The Periauger hull was constructed at the North Carolina Maritime Museum in Beaufort, NC. Sweeps and masts were previously made by a team of volunteers in Hertford, NC.
Some of the Periauger Team: (left to right): Brent Creelman of the Friends of the NC Maritime Museum; Monty Spindler, Perquimans County Restoration Association Board of Directors; Michael Alford, designer of Periauger: and Ted Huffman and Don Johnson, Periauger Project committee members.
The existence of Periauger workboats has been established by references to them in writings and records from the early 1700s; however, no archeological remains of them have been found. Therefore, the Periauger Project had to set about designing the craft before it could be built. Michael Alford, former curator of Maritime Research at the North Carolina Maritime Museum, designed the Periauger using historical records and our understanding of materials and construction techniques of the day. The vessel is basically a hollowed-out Cypress tree log, which has been split in half and a plank keel added between the two halves. Planking strakes are added to increase the freeboard. Periaugers are shallow draft, stable, cargo-carrying craft that are ideally suited to the shallow sounds, rivers and creeks of Eastern North Carolina.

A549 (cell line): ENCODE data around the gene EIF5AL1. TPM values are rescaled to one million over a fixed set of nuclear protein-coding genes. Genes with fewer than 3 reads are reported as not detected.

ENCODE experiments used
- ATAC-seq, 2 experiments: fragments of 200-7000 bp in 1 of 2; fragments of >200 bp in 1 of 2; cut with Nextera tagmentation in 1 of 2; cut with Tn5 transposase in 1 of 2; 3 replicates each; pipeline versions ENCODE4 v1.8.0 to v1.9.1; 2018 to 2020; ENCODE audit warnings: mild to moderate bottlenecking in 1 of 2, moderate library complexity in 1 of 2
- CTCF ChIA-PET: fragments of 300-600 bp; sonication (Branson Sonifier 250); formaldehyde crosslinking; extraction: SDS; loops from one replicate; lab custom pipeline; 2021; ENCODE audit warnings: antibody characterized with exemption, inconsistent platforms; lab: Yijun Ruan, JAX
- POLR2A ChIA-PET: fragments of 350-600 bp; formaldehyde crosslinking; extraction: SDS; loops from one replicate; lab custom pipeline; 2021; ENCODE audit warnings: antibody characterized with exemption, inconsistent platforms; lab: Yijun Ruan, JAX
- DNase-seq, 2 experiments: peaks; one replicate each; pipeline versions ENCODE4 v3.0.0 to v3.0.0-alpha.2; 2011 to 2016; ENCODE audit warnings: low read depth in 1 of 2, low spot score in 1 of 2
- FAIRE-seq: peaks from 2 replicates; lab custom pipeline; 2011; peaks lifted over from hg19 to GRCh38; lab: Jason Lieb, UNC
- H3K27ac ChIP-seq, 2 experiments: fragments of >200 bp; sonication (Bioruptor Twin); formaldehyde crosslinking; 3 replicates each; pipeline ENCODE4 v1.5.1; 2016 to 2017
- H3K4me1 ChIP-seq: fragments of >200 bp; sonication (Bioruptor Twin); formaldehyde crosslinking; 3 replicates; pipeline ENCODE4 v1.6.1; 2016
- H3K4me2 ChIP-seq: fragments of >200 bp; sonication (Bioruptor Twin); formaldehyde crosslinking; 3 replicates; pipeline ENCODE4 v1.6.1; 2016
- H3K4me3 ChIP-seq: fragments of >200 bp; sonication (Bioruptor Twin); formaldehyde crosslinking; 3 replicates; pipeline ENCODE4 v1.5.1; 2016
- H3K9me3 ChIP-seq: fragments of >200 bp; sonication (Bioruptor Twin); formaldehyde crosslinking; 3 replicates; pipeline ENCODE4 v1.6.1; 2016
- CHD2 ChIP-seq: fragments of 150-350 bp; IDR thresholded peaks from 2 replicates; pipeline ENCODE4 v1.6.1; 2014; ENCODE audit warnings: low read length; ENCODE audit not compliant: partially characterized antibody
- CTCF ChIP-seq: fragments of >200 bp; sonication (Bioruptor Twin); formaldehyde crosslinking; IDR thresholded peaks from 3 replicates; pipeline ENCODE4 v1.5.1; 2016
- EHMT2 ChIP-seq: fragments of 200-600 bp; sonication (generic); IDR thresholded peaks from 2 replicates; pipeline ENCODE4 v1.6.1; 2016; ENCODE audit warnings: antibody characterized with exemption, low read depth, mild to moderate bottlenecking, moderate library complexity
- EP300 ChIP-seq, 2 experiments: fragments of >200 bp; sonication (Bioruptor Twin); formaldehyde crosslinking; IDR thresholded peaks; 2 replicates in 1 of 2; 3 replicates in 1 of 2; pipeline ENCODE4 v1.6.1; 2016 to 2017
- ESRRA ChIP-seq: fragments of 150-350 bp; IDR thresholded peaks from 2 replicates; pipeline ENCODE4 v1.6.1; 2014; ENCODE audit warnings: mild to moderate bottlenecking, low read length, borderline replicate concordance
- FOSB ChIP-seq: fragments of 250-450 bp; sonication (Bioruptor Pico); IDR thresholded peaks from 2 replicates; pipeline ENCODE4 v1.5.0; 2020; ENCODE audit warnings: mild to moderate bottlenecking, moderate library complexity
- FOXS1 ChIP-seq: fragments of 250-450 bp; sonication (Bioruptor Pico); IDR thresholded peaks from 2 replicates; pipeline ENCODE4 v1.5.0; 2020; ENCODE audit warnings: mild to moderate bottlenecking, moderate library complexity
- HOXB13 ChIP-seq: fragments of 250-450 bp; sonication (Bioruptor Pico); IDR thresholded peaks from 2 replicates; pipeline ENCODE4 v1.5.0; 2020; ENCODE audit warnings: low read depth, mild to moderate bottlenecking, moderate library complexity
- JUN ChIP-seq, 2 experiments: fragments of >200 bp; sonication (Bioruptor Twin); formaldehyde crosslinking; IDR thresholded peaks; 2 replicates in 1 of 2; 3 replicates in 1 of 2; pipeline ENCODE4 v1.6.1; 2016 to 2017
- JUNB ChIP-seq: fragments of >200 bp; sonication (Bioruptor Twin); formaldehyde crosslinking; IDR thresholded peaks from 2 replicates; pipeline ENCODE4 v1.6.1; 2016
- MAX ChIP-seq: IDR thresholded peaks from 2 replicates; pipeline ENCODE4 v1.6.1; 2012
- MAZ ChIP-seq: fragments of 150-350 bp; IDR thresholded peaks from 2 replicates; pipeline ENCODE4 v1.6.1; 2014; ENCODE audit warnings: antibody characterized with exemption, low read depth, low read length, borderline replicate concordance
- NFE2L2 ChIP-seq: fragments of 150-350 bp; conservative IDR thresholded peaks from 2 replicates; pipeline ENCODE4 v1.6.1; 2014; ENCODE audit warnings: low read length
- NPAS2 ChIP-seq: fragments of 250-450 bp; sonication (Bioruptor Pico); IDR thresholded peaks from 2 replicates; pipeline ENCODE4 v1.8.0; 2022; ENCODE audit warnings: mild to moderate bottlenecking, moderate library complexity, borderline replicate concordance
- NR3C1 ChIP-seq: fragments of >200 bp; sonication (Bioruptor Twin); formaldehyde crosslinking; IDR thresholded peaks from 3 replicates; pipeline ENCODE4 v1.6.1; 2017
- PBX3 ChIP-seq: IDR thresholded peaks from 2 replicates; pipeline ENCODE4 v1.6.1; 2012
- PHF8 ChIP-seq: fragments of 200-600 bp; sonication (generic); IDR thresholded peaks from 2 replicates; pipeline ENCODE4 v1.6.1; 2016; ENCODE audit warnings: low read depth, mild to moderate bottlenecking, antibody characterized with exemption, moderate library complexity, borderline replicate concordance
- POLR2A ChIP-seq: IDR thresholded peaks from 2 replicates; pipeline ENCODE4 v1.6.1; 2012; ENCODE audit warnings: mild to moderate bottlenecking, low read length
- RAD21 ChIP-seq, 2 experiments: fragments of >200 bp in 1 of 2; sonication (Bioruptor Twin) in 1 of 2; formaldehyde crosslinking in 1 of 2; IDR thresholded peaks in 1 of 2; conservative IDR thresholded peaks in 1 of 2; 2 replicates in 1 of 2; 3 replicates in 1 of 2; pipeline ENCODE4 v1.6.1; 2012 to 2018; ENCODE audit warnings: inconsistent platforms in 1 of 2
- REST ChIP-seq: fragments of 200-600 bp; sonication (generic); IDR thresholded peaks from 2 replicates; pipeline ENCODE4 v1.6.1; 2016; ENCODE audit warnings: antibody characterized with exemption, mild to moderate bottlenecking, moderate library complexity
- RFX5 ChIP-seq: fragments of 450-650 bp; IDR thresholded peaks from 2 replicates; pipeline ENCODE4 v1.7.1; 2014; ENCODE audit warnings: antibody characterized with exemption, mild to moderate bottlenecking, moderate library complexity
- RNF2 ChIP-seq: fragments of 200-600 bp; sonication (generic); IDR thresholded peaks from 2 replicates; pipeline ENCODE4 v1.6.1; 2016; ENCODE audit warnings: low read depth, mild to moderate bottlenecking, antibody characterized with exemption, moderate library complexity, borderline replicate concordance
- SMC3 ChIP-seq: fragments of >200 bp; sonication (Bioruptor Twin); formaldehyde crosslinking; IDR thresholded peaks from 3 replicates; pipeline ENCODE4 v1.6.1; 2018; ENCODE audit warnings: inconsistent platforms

The Periauger is 30 feet overall, with a beam of 7 feet. It carries two masts, about 25 feet tall, each with a single Bermuda sail. Eight rowing stations, each equipped with a 12-foot long sweep, provide alternative propulsion when the winds are not favorable.
The following links show Michael Alford’s final construction drawings: